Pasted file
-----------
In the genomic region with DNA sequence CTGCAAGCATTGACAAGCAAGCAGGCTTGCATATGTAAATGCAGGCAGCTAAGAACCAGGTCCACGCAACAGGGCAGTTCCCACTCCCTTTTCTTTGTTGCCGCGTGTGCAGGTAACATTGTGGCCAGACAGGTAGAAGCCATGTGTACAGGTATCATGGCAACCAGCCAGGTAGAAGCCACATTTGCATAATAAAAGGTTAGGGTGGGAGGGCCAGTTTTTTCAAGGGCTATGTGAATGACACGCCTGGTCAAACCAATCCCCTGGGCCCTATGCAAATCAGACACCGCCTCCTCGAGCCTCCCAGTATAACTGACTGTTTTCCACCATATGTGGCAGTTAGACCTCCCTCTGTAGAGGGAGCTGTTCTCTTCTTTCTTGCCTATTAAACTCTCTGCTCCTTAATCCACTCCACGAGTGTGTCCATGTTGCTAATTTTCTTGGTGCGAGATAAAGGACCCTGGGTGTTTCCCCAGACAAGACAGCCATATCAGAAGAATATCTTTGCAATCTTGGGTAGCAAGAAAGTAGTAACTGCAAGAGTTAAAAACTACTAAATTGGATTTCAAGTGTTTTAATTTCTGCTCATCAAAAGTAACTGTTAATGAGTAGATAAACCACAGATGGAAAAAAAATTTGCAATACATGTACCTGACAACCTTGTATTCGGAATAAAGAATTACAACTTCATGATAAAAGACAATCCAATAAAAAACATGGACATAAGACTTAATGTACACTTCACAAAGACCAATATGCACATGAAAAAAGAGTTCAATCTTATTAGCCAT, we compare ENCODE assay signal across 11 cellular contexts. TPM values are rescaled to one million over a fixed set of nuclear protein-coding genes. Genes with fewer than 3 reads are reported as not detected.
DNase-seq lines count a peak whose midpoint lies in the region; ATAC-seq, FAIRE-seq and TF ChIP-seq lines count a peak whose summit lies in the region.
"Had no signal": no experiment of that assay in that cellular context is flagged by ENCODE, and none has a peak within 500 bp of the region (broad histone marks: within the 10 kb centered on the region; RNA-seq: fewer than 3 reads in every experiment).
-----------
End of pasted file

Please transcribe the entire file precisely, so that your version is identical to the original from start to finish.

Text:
In the genomic region with DNA sequence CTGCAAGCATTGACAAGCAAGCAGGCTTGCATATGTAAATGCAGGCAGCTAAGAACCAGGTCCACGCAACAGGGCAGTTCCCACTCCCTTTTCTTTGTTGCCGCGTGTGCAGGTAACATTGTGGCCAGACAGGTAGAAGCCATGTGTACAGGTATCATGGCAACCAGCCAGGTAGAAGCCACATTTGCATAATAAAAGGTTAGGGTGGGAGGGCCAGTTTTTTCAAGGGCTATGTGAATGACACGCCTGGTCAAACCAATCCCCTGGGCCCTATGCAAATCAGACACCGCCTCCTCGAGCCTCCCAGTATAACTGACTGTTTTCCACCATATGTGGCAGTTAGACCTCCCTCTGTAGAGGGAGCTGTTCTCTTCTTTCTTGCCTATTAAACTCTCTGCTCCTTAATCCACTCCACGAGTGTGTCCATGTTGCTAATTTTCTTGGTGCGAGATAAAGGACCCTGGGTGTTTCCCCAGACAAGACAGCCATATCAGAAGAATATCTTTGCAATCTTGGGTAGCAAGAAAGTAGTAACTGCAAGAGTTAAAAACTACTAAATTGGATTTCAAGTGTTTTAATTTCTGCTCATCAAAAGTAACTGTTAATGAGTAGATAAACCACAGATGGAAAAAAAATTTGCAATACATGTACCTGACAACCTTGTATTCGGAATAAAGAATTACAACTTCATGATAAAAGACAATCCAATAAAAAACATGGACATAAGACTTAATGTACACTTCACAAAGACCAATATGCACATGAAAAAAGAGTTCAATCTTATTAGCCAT, we compare ENCODE assay signal across 11 cellular contexts. TPM values are rescaled to one million over a fixed set of nuclear protein-coding genes. Genes with fewer than 3 reads are reported as not detected.
DNase-seq lines count a peak whose midpoint lies in the region; ATAC-seq, FAIRE-seq and TF ChIP-seq lines count a peak whose summit lies in the region.
"Had no signal": no experiment of that assay in that cellular context is flagged by ENCODE, and none has a peak within 500 bp of the region (broad histone marks: within the 10 kb centered on the region; RNA-seq: fewer than 3 reads in every experiment).